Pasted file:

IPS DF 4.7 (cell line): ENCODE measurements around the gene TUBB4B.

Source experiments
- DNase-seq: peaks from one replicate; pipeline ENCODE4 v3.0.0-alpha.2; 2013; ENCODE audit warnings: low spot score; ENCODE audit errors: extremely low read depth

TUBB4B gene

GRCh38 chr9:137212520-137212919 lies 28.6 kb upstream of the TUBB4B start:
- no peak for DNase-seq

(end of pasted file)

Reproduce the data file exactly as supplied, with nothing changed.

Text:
IPS DF 4.7 (cell line): ENCODE measurements around the gene TUBB4B.

Source experiments
- DNase-seq: peaks from one replicate; pipeline ENCODE4 v3.0.0-alpha.2; 2013; ENCODE audit warnings: low spot score; ENCODE audit errors: extremely low read depth

TUBB4B gene

GRCh38 chr9:137212520-137212919 lies 28.6 kb upstream of the TUBB4B start:
- no peak for DNase-seq